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Don King Presents: Prizefighter

Don King Presents: Prizefighter

Don King Presents: Prizefighter

Don King Presents: Prizefighter is a boxing video game for the Xbox 360. The game was met with mixed reviews upon its release.

Don King Presents: Prizefighter Gameplay

Don King Presents: Prizefighter incorporates the face buttons for punching. You have a basic jab, cross, hook and uppercut. Pulling the right trigger directs each punch to the body. By holding the right bumper with any of the punch buttons, you can perform "step-in" punches, which have more power and longer range. By moving the left analog stick up or down while holding the right bumper you will execute a variety of "step-around" punches, which as the name implies, are punches thrown as you step around your opponent, sometimes resulting in a better angle for the attacker to land a punch. Executive producer, Matt Seymour emphasized the importance of having a true 3D plane in Prizefighter that makes it possible to utilize angles for punching, as opposed to the 2D-based fighting seen in previous boxing games, where both fighters are permanently locked on to each other on a 2D plane. For defense, pushing the right analog stick up or down results in a high or low block. By holding the left trigger, you can duck, weave and lean using the left analog stick. You are able to block while leaning. Also, double tapping the left analog stick towards any direction performs a "dash", which is a quick evasive move that will avoid punches when timed properly.

There are three meters governing each fighter, health, stamina and adrenaline. The health meter is depleted with every punch landed but staying away from further punishment will slowly replenish it during the round. While you regain some health in between rounds, the bar gets shorter as the rounds progress, depending on how much damage you take. The health meter also affects your overall speed, along with the stamina bar. The stamina meter gets drained much faster than those seen in other boxing titles. Throwing a single flurry of punches could be enough to empty the stamina bar, at which point your fighter will be extremely slow and vulnerable, with his punches becoming significantly weaker. However, by resting for a few seconds, the stamina bar quickly refills. The system eliminates 'button mashing' and encourages players to pick their shots and box in a realistic manner. In addition, doing dash moves repeatedly will deplete the stamina bar. The adrenaline meter gives players access to powerful signature punches. The meter is divided into three sections, with each section representing one signature punch. Holding the left bumper with any punch button results in different signature punches. When the meter is full, the player has the choice to go into "adrenaline mode" by pressing the left and right bumpers simultaneously. While in this mode, the color palette of the screen changes and the player's stats are maxed out for approximately 10 seconds and can punch faster and harder with no speed or stamina penalties. By landing your own combos and defending against your opponent's, you fill the adrenaline bar. Landing step-in and step-around punches fill the meter a little quicker. Most players will be able to fill at least the first section of the adrenaline bar within a full round, but filling the entire meter could take 2 or more rounds.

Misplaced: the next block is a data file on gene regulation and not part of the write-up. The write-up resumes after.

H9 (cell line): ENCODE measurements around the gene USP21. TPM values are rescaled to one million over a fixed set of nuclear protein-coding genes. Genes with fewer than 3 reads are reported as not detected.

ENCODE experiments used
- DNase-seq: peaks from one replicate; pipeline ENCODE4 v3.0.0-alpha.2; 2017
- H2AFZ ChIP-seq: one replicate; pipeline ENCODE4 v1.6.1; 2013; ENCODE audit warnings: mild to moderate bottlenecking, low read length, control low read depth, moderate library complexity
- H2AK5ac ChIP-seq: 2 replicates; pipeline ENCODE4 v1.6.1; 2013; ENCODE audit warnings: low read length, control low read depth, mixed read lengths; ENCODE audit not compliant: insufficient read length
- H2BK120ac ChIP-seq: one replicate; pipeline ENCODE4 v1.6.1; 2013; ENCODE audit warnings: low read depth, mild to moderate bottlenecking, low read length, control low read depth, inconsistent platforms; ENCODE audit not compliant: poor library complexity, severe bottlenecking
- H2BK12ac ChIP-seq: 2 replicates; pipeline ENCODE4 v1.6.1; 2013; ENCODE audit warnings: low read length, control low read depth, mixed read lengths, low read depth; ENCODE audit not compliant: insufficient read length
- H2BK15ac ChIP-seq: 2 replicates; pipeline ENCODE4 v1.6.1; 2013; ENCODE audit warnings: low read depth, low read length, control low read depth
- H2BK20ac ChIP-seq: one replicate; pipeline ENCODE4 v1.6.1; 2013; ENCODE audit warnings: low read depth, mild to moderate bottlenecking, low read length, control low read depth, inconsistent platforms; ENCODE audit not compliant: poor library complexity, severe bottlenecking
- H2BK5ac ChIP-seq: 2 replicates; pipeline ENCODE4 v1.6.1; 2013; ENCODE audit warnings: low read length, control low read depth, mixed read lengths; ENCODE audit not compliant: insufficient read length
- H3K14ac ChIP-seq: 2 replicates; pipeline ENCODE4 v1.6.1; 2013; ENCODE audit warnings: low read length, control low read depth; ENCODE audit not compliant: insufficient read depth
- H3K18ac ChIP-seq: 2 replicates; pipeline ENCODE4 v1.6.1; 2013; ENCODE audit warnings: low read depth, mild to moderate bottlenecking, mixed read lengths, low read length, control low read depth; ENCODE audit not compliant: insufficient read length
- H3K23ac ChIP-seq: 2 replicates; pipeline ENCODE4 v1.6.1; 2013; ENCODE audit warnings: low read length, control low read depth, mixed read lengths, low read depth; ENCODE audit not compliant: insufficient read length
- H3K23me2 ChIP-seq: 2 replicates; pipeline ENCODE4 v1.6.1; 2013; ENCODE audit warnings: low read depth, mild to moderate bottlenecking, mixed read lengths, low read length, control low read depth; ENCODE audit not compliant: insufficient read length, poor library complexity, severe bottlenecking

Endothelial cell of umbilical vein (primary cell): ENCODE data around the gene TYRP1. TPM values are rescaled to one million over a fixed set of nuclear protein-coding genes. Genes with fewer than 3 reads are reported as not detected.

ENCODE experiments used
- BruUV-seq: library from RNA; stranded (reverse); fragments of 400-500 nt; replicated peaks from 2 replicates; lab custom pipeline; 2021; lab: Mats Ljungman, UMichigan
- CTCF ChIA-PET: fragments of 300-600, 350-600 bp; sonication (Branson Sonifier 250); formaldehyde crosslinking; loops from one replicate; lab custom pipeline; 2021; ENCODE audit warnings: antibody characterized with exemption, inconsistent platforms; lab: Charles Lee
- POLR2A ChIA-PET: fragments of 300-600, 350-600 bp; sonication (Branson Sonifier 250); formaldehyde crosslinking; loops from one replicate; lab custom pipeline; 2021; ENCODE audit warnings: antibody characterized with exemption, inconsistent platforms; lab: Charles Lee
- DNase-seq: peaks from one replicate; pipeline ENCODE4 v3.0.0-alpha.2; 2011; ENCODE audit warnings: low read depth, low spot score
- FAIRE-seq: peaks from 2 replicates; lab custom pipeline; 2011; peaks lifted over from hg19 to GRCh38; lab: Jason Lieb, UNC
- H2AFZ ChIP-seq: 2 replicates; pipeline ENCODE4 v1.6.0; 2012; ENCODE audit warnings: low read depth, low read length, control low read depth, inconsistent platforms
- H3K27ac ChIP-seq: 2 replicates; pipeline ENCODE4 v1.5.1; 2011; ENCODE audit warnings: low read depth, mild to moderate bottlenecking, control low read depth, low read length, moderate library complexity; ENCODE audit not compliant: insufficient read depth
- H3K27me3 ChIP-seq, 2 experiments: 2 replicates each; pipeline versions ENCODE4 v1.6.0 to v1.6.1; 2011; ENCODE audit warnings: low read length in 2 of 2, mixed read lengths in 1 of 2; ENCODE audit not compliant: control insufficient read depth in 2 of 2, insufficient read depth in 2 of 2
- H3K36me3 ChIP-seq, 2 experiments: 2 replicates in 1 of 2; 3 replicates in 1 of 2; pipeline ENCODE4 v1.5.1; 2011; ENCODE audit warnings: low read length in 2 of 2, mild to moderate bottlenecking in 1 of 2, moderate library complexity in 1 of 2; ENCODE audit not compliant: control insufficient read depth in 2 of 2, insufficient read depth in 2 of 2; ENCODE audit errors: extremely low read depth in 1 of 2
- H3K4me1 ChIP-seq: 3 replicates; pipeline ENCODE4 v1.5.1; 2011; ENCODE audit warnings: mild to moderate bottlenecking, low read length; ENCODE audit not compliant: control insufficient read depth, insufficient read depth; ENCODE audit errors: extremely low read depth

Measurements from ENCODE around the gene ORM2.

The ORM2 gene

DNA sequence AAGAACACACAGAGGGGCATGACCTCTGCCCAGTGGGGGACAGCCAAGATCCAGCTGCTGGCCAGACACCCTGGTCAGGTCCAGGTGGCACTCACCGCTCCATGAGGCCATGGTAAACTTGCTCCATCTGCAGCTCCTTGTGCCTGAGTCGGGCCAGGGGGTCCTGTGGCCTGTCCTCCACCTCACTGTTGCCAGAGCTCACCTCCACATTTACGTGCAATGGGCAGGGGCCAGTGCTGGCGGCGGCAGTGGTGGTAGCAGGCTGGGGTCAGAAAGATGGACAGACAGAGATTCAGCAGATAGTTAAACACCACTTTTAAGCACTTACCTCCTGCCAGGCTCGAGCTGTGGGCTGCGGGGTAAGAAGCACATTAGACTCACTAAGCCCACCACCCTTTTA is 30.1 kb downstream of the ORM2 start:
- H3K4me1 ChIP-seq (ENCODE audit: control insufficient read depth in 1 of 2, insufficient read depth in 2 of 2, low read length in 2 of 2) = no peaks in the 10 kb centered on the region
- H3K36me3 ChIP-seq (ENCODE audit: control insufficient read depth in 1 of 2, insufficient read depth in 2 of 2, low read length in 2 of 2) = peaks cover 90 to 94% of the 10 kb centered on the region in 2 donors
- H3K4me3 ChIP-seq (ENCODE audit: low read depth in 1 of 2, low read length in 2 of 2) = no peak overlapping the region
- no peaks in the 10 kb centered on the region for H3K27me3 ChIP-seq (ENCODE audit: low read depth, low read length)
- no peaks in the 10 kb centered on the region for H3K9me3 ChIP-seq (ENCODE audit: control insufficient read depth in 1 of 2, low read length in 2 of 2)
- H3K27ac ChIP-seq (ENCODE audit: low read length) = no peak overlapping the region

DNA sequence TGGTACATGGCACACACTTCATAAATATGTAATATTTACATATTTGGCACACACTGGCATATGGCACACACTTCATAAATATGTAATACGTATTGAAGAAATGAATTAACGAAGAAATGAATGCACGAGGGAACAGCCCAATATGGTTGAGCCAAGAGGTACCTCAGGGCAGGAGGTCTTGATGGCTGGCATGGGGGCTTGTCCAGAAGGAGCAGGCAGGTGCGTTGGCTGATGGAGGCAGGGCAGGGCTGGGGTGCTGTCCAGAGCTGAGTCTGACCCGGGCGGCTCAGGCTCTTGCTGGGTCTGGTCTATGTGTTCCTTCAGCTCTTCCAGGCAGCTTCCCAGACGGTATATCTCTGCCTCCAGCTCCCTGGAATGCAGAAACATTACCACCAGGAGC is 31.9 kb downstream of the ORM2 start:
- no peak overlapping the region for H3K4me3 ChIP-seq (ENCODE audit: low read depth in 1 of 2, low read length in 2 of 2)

The by far best way to shorten the opponent's health meter is with knockdowns, that is fully depleting their health meter before the end of the round. The game also features nearly one-punch KO's that result from a well-placed signature or step-in punch. Counters are also rewarded with extra damage and staggering the opponent, but only works against the heavy punches. The high- and low-block means the player's never completely safe from taking a hit and if a light punch is thrown to meet a heavy punch the heavy punch will still keep going and connect, even though they're slower, easier to predict and wear out the fighter. As a result, this means that, just like in boxing; rushing can beat blocking, counters can beat rushing, out-boxing can beat counters, heavy blows can beat out-boxing and blocking can beat heavy blows. Matches can end after just one or two knockdowns, with the referee waiving the fight off without a count. The connect rates mirror real-life boxing matches, with each exhibition bout against the CPU averaging at around 37% of the punches landed, as opposed to the relatively high connect rates common in other boxing games. The AI is the toughest seen in any recent boxing game, with the CPU taking advantage of every opening and every mistake players make, as well as using sound defense and demonstrating overall awareness.

Reception
The game received mixed reviews range from the 70s to low 30s, reviews were mostly concentrated in the 60s. However, one publication, GamePartisan.com, gave the title a 9.5 (out of 10), going so far as to label it "the sexiest boxing game ever made."


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